"It's not a good situation for the state. It's not a good situation for the taxpayers, but at this point, it's the only situation we have," she said. If Manny were an adult, he'd be in a nursing home or assisted-living facility, but there isn't such a place for children in the region.
One recent evening, it was time for Manny to get a haircut.
"Now?" he protested.
"It's not going to hurt," said Denise Shanks, a registered nurse who cares for him on the night shift. She and Melinda Green used an electric shaver to trim his hair, stopping often to make sure it was even while Manny tried to sit still.
The ventilator monitor beeped, a sign something's wrong, and before a nurse could respond, Manny's hands automatically went to the tubes draped across his chest, making sure everything was properly connected.
The beeping stopped.
The ventilator is Manny's lifeline, and he can tell there's a problem with it before anything starts beeping, said Kathy Leopold, the nurse who goes to school with him every day.
"They told me at the hospital that he's always right, and he is," she said. "He knows his body so well that he can feel it immediately."
The next morning Manny was getting ready for school. He was up and dressed, but, as usual, he put off brushing his teeth.
"I think it's a control thing," said Diane Comp, one of the dayshift nurses who takes care of Manny.
Comp, Manny and Lisa Mack, another nurse, ran through the same morning checklist in play at houses all over the city, but with a twist.
Check. It was packed with a peanut butter and jelly sandwich, a pudding cup, a water bottle, an oatmeal cookie sandwich and a can of Diet Coke to clean out Manny's feeding tube.
Backup battery for the portable ventilator and emergency medical kit in case there's a problem at school?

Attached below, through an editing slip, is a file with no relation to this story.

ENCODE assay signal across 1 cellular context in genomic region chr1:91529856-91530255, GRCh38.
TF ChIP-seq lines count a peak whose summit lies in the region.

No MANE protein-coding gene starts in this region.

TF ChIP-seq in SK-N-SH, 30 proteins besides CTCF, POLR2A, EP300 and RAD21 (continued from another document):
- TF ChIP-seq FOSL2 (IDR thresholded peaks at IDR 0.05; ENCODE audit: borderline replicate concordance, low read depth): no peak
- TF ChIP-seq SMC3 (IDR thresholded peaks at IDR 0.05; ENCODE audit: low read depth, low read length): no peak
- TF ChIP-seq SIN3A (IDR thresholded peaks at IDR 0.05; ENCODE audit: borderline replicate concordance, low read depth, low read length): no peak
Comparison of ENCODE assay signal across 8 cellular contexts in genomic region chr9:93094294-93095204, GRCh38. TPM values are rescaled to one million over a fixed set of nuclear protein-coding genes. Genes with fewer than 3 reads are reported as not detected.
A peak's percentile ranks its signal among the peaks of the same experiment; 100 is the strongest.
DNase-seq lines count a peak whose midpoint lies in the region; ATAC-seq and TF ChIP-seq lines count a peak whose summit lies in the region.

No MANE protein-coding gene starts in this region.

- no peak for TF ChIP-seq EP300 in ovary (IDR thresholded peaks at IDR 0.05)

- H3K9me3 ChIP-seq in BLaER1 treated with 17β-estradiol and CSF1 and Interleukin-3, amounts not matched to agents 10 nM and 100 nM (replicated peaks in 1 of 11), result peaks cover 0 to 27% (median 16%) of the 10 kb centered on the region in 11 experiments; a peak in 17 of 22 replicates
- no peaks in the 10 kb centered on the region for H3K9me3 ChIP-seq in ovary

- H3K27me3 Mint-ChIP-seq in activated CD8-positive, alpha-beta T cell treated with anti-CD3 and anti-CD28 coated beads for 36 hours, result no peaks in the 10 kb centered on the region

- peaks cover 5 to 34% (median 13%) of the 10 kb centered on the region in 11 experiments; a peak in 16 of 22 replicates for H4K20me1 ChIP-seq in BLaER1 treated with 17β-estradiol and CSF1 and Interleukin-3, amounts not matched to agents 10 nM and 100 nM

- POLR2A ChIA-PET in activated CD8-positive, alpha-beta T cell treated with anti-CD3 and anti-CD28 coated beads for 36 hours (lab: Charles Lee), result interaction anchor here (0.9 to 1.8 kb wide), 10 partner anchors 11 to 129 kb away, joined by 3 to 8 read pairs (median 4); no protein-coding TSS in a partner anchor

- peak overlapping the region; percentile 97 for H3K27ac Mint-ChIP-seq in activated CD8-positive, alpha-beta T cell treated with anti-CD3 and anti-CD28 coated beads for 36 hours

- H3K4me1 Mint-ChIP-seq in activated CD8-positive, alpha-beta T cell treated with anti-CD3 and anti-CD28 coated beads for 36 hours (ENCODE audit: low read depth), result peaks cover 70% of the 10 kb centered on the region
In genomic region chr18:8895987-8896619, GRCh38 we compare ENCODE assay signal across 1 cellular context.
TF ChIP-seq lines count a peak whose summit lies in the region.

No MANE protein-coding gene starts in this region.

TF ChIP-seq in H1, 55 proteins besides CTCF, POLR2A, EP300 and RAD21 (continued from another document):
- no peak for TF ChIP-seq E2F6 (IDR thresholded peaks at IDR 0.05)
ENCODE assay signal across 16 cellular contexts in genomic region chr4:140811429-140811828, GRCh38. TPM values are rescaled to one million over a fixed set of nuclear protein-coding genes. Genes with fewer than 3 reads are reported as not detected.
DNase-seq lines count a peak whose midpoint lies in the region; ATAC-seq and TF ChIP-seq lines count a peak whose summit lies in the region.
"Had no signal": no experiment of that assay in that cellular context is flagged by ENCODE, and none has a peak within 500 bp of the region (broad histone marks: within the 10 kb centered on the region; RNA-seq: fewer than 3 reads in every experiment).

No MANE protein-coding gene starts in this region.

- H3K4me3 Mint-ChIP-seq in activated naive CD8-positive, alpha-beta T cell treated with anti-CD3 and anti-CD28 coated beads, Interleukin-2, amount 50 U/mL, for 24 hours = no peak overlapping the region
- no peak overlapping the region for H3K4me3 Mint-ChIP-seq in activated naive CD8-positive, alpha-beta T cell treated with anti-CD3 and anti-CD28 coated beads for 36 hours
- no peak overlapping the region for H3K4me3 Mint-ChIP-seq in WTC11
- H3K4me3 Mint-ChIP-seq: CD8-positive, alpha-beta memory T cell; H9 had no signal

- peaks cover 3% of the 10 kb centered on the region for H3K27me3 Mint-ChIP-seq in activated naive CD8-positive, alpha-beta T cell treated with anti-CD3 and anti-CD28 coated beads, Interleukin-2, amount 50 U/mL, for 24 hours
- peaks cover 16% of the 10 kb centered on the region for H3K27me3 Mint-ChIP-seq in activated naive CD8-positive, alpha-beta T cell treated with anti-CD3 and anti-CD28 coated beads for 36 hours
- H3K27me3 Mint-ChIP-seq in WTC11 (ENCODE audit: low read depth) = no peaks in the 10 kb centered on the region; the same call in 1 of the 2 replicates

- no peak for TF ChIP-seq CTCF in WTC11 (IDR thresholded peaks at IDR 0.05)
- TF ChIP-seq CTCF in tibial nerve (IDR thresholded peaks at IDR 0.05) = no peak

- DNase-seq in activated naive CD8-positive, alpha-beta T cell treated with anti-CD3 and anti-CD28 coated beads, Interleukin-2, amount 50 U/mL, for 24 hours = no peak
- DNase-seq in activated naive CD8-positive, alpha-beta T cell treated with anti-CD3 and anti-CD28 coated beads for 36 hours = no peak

The nurses and a respiratory therapist unhooked him from his stationary ventilator and feeding tube, then hooked up the portable ventilator he took to school.
Teeth brushed, coat on, Manny got in his wheelchair. His backpack and the bags holding the extra ventilator battery and medical kit hung on the handles. His lunchbox was in his lap.
Comp wheeled him down to the elevator. They rode to the main lobby to wait for the bus.
Leopold greeted them near the sliding glass doors at the hospital's main entrance. "Hey, buddy," she said. "I like your haircut."
While they waited for the bus, several workers greeted Manny on their way through the lobby as they started or ended their shifts.
Manny kept an eye out for the bus.
"He loves the bus ride," Leopold said. "He's always looking out the window at all the things he's never seen. Every morning, it's 'Where's my bus?"'
The 20-minute bus ride is Manny's window on the world. He sees houses, cars, trains stopped on trestles and trees, all the things that aren't visible from his hospital room.
A week or two before school started, Manny went on a test-run to make sure the bus ride would go smoothly.
He loved it, until the bus stopped. "What happened?" he asked.
"The light's red," said Becky Coffman, the child life
specialist who works with Manny every day.
"What's that mean?" he asked.
Manny doesn't take much that happens outside the hospital for granted, his caregivers said.
"It wasn't until last summer when we had a carnival for the kids on his unit that Manny walked barefoot on the grass for the first time," Dressman said. "You should have seen him. It just broke our hearts. There are so many things we take for granted that are just so foreign for these kids."
He can leave the hospital once in a while. He went home for Christmas last year, Evans said, and he's been to a Reds game. He has birthday parties at school and on the unit.
Manny's stable for now, but that could change at any moment.
"Will his disease ultimately lead to his demise? Yes, but nobody knows when," Dressman said. "His lesions could rupture tomorrow and kill him. He could stay exactly as he is and succumb to pneumonia 10 years from now. He could live to be 50 years old. Nobody really knows."
Manny acts up, like any 7-year-old. When he does, hospital employees assign timeouts or take away computer privileges or TV time.